The Northern Ireland Protocol came into force on 1 January 2021. For as long as it is in force, Northern Ireland will align with all relevant EU rules relating to the placing on the market of manufactured goods. You must show that your products meet those rules by using conformity markings. If this assessment is carried out by a UK based body the product will need to carry a UK(NI) mark. However if the assessment is carried out by an EU based body the product may carry a CE mark.
Please see a blog provided by the British Measurement and Testing Association (BMTA) here
Chemicals – EU REACH and UK REACH
New REACH Regulation have been brought into UK law. REACH, and related legislation, have been replicated in the UK with the necessary changes to make it operable in a domestic context. The key principles of the EU REACH Regulation have been retained. The domestic regime, which has been in operation in the UK from 1 January 2021, will be known as UK REACH.
UK REACH and the EU REACH regulations will operate independently from each other. Companies that are supplying and purchasing substances, mixtures or articles to and from the EU/EEA/Northern Ireland and Great Britain (England, Scotland and Wales) will need to ensure that the relevant duties are met under both pieces of legislation.
Under the Northern Ireland Protocol the EU REACH Regulation will continue to apply to Northern Ireland after the end of the transition period, while UK REACH will regulate the access of substances to the GB market.
Intellectual Property, trademarks and patents
On 1 January 2021 there were changes to UK intellectual property law resulting from the departure from EU IP systems. While many of the changes to IP rights were made automatically by the UK Intellectual Property Office at the end of the transition, it is important for companies to understand their exposure to these changes and ensure that IP is protected in both the UK and the EU.
The Intellectual Property Office converted almost 1.4 million EU trade marks and 700,000 EU designs to comparable UK rights at the end of the transition period.
Use of representatives
From 1 January 2021, UK attorneys are unable to represent clients on new applications or new proceedings at the EU Intellectual Property Office (EUIPO). UK trade mark owners need to appoint an EEA attorney to represent them on new applications and proceedings before the EUIPO.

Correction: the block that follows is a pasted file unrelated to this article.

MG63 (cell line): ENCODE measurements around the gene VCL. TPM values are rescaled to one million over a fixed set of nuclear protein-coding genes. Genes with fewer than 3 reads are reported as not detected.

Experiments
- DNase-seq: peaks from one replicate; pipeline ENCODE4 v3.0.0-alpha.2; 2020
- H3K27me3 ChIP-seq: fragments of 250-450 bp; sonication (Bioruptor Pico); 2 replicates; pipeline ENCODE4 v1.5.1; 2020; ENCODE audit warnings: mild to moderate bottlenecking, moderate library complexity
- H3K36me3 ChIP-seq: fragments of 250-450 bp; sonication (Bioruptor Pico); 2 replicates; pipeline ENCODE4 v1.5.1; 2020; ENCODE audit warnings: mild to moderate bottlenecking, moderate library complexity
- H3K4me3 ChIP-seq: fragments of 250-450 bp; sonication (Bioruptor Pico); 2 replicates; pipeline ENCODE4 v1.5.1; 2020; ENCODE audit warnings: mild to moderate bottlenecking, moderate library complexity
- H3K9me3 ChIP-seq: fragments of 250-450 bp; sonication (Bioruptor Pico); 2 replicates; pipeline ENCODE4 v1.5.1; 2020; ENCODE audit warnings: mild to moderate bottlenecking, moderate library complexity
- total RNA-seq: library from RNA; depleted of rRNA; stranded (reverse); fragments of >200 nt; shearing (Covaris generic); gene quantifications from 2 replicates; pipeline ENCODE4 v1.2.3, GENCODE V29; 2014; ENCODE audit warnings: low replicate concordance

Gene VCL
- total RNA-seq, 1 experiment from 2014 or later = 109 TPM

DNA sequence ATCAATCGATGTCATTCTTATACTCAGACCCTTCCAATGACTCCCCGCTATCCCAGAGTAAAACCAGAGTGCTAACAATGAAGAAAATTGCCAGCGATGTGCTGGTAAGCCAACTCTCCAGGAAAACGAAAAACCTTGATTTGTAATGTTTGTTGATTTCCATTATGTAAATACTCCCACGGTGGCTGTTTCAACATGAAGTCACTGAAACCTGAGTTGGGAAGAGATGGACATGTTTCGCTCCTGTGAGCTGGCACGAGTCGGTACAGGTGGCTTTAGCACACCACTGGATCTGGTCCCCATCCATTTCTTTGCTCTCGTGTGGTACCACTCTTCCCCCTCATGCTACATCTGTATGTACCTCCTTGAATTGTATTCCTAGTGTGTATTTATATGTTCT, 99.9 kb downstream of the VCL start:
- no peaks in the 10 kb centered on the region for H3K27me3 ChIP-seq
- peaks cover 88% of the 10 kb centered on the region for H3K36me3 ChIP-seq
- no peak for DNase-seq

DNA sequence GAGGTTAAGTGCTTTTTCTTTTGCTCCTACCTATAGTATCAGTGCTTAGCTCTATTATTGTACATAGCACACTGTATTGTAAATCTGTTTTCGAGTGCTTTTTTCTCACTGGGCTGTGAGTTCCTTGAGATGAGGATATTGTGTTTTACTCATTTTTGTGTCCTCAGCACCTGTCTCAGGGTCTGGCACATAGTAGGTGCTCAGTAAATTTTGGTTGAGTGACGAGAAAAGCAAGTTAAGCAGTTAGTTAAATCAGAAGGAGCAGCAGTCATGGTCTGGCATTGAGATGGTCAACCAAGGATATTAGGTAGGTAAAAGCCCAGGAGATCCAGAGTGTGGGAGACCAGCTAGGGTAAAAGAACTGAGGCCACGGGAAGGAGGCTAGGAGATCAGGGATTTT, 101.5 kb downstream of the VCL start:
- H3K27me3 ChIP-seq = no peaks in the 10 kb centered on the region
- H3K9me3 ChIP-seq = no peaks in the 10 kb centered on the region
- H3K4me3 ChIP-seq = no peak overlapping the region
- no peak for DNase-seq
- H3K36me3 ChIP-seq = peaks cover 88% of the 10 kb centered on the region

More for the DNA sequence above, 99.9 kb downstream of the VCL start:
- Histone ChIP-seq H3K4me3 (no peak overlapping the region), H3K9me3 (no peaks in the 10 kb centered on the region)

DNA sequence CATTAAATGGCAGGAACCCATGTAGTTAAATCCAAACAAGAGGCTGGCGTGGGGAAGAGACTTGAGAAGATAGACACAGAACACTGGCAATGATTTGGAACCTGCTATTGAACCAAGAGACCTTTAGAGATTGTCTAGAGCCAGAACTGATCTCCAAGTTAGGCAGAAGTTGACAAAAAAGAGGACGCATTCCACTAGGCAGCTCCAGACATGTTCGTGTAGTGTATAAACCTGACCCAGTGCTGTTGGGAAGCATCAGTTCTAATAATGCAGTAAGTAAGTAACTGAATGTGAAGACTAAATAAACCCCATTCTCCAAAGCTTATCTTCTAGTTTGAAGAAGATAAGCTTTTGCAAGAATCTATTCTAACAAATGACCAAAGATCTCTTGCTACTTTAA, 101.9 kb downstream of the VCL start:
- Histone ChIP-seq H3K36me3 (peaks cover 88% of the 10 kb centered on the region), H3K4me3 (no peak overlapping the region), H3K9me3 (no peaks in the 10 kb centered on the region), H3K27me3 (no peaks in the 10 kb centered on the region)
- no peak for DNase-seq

From the 1 January 2021, EU trade marks (EUTMs) are no longer protected trade marks in the UK. On the 1 January 2021, the IPO created a comparable UK trade mark for all right holders with an existing EU trade mark.
Existing EUTMs will still protect trade marks in EU member states. UK businesses can still to apply the EU Intellectual Property Office for an EUTM.
You can apply for a European patent through the UK IPO or direct to the European Patent Office (EPO) to protect your patent in more than 30 countries in Europe, using the (non-EU) European Patent Convention (EPC).
As the EPO is not an EU agency, leaving the EU has not affected the current European patent system. Existing European patents covering the UK are also unaffected.
From 1 January 2021 the UK is considered a third country by the EU and under the UK General Data Protection Regulation (GDPR). In order for personal data to flow between the EU and the UK without further safeguard measures, the UK will need to be recognised by the EU as providing adequate protection.
The UK-EU TCA contains a bridging mechanism that allows the continued free flow of personal data from the EU/EEA to the UK after the transition period until adequacy decisions come into effect, for up to 6 months. EU adequacy decisions for the UK would allow for the ongoing free flow of data from the EEA to the UK.
As a sensible precaution, before and during the bridging mechanism, it is recommended that companies work with EU/EEA organisations who transfer personal data to them to put in place alternative transfer mechanisms to safeguard against any interruption to the free flow of EU to UK personal data.
For most organisations, the most relevant of these will be Standard Contractual Clauses (SCCs). There is an interactive toolkit and more information on the ICO (Information Commission Office) website.